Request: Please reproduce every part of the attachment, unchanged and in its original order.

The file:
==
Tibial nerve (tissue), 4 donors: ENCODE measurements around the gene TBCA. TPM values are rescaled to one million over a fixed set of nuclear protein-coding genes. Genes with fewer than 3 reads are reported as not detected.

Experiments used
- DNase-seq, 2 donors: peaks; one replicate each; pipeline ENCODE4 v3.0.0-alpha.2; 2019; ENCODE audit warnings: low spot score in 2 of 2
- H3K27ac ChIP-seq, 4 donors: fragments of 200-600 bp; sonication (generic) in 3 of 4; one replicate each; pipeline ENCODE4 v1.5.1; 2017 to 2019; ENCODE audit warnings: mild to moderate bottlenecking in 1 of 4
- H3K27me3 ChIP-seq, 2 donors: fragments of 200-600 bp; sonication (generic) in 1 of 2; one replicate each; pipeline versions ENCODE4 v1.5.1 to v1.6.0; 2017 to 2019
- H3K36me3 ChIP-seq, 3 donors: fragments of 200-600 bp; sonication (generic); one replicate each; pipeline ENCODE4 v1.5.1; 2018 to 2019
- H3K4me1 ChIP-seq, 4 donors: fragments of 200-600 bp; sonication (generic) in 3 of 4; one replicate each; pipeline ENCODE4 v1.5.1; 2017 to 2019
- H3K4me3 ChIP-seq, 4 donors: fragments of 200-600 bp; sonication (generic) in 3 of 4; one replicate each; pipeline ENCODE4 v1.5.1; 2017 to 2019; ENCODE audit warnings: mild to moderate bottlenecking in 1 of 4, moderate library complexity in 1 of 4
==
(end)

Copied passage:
Tibial nerve (tissue), 4 donors: ENCODE measurements around the gene TBCA. TPM values are rescaled to one million over a fixed set of nuclear protein-coding genes. Genes with fewer than 3 reads are reported as not detected.

Experiments used
- DNase-seq, 2 donors: peaks; one replicate each; pipeline ENCODE4 v3.0.0-alpha.2; 2019; ENCODE audit warnings: low spot score in 2 of 2
- H3K27ac ChIP-seq, 4 donors: fragments of 200-600 bp; sonication (generic) in 3 of 4; one replicate each; pipeline ENCODE4 v1.5.1; 2017 to 2019; ENCODE audit warnings: mild to moderate bottlenecking in 1 of 4
- H3K27me3 ChIP-seq, 2 donors: fragments of 200-600 bp; sonication (generic) in 1 of 2; one replicate each; pipeline versions ENCODE4 v1.5.1 to v1.6.0; 2017 to 2019
- H3K36me3 ChIP-seq, 3 donors: fragments of 200-600 bp; sonication (generic); one replicate each; pipeline ENCODE4 v1.5.1; 2018 to 2019
- H3K4me1 ChIP-seq, 4 donors: fragments of 200-600 bp; sonication (generic) in 3 of 4; one replicate each; pipeline ENCODE4 v1.5.1; 2017 to 2019
- H3K4me3 ChIP-seq, 4 donors: fragments of 200-600 bp; sonication (generic) in 3 of 4; one replicate each; pipeline ENCODE4 v1.5.1; 2017 to 2019; ENCODE audit warnings: mild to moderate bottlenecking in 1 of 4, moderate library complexity in 1 of 4